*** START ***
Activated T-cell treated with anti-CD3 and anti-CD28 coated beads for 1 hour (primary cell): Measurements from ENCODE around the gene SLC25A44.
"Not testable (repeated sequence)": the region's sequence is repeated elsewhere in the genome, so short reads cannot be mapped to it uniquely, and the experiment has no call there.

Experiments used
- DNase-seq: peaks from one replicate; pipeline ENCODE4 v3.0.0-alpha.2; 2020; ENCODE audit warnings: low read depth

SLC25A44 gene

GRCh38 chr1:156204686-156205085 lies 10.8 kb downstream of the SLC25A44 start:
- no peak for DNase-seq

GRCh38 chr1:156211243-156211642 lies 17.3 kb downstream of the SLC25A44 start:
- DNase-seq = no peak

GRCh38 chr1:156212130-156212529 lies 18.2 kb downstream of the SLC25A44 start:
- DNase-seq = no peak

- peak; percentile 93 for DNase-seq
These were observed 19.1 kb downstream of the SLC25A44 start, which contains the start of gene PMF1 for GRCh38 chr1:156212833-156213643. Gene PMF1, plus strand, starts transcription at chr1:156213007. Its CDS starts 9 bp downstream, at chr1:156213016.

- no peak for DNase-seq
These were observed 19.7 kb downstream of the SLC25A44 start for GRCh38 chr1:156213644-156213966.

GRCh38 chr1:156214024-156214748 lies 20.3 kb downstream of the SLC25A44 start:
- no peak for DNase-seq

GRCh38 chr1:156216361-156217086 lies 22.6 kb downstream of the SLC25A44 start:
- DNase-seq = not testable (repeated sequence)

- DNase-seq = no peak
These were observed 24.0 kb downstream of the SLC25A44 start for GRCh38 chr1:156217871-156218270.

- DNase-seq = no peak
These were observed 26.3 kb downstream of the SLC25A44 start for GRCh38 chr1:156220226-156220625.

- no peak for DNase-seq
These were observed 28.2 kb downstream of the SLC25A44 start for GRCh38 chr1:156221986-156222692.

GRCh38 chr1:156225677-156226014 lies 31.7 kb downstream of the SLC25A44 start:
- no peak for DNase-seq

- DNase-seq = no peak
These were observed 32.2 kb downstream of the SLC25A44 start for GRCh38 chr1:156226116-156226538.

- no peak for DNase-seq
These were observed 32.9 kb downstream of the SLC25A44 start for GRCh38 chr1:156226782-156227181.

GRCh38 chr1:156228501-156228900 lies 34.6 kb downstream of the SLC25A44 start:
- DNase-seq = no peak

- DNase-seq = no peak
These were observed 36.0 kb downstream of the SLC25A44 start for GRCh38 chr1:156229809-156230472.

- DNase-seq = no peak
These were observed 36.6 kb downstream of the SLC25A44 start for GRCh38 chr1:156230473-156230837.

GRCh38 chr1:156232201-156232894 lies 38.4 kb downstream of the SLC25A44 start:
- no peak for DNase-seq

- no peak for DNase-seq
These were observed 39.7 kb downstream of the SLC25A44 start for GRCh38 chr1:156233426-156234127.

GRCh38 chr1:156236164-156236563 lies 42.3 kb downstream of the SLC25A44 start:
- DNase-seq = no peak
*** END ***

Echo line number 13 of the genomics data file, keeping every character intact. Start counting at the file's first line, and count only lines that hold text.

These were observed 19.1 kb downstream of the SLC25A44 start, which contains the start of gene PMF1 for GRCh38 chr1:156212833-156213643. Gene PMF1, plus strand, starts transcription at chr1:156213007. Its CDS starts 9 bp downstream, at chr1:156213016.